Please note that many of the métro stations have changed and the people in the ticket booth no longer sell tickets. The major stations, however, are still manned by cashiers. Most of the transactions are now done by bilingual machines which don’t take American credit cards, although the machines they do take cash and coins in euros. I recommend bringing exact change in coins when you go.

Also prices are subject to change and for the most up-to-date information, follow the links provided to check on prices directly at the website(s).

Paris passes are generally good for zones 1 and 2, which are sufficient for most visitors. Tickets to the airports or to Versailles (which are other zones) are best purchased separately since you will likely only be making that trip once or twice, which isn’t enough to justify the higher-priced pass

In my opinion, if your arrival dates jibe with the ones for the Navigo Découverte, that’s the best pass as it allows unlimited travel so you don’t have to fumble and worry with tickets and transfers.

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Crazy Americans

airport line

When you fly in to Charles de Gaulle airport, there’s a mad rush to get off the plane. Then you’re herded to a holding pen-like area, where you wait to go through passport control. It’s complete chaos: everyone surging forward, en masse, trying to get around everyone else, regardless of who got there first. That is, except for the Americans, who wait patiently for their turn, but quickly learn that if they don’t assert themselves, they’re going to spend their entire vacation in that stifling, airless space.

If you leave 4.5-inches of space in front or behind you in France, you may as well not even be there as people take that to mean you’re not waiting. I know that because they act very surprised when I tap them on the shoulder and point out that yes, I are indeed standing in that line with my luggage, just like they are, to check in to my flight. I’m not just hanging out at the airport with a suitcase because I had nothing better to do.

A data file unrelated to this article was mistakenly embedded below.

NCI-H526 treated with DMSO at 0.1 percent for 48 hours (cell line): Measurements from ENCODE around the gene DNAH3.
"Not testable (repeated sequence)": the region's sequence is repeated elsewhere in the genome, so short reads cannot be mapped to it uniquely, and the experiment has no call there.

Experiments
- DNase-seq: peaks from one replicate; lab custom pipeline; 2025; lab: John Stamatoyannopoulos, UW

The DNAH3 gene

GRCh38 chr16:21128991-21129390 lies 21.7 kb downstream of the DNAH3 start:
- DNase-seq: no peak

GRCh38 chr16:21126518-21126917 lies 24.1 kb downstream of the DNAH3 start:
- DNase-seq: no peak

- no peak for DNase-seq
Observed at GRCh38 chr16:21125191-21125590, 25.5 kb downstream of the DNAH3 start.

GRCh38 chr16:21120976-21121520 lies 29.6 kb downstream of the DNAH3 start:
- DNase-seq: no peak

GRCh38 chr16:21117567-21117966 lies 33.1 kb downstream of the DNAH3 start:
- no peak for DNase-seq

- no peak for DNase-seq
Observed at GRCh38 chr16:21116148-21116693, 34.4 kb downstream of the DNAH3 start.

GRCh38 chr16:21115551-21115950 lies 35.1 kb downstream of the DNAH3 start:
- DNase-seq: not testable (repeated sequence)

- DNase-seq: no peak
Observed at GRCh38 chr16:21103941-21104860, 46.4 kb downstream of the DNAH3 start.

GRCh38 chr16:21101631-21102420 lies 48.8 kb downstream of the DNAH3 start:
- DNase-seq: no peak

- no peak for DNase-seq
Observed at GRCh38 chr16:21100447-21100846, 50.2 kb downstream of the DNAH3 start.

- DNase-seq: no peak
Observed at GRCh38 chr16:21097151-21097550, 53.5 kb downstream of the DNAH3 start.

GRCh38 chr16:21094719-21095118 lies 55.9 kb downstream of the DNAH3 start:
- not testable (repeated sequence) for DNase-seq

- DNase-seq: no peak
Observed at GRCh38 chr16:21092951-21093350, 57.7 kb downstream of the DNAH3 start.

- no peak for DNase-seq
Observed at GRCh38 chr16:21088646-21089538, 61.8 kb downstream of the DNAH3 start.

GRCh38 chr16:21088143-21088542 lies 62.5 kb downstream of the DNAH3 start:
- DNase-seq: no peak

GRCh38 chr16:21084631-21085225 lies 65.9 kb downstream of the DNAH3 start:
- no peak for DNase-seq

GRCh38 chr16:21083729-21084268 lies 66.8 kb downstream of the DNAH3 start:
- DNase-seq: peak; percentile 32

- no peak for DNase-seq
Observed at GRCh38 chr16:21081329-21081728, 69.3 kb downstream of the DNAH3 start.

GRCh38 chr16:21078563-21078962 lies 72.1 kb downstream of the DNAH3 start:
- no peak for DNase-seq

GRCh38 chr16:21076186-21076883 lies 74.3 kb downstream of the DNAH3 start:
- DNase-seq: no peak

So you have to constantly be on your toes and you can’t let your guard down for a second. If you do, you’ll never get anywhere. It’s pretty exhausting.

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Paris Airport Transfers: Charles de Gaulle/Roissy

Bastille Day in Paris

Here’s a list of the various ways for visitors to get to and from the city of Paris from Charles de Gaulle Airport (CDG), where a majority of international flights arrive and depart from.

The airport is undergoing a much-needed renovation, so give yourself a bit of extra time to catch public transit and find your way around once you’re dropped off. They’ve also added an extra security stop (passport control) before you can enter the satellites and duty-free shopping area, which you need to pass before you get to the gate area, lounges, and x-ray screening.

Even though they’ve made the airport a bit easier to navigate, it’s still confusing and things aren’t always where you might think they’d logically be. On my last trip, a group of us loaded with luggage followed the signs to the airport from the RER station—which led to a solid brick wall. Ouch!

Depending on traffic, the ride can take anywhere from a minimum of 30 minutes to 1 hour or more. Because schedules, fares, and hours of service change frequently, I suggest you check the website of the mode of transit you prefer for the most up-to-date information.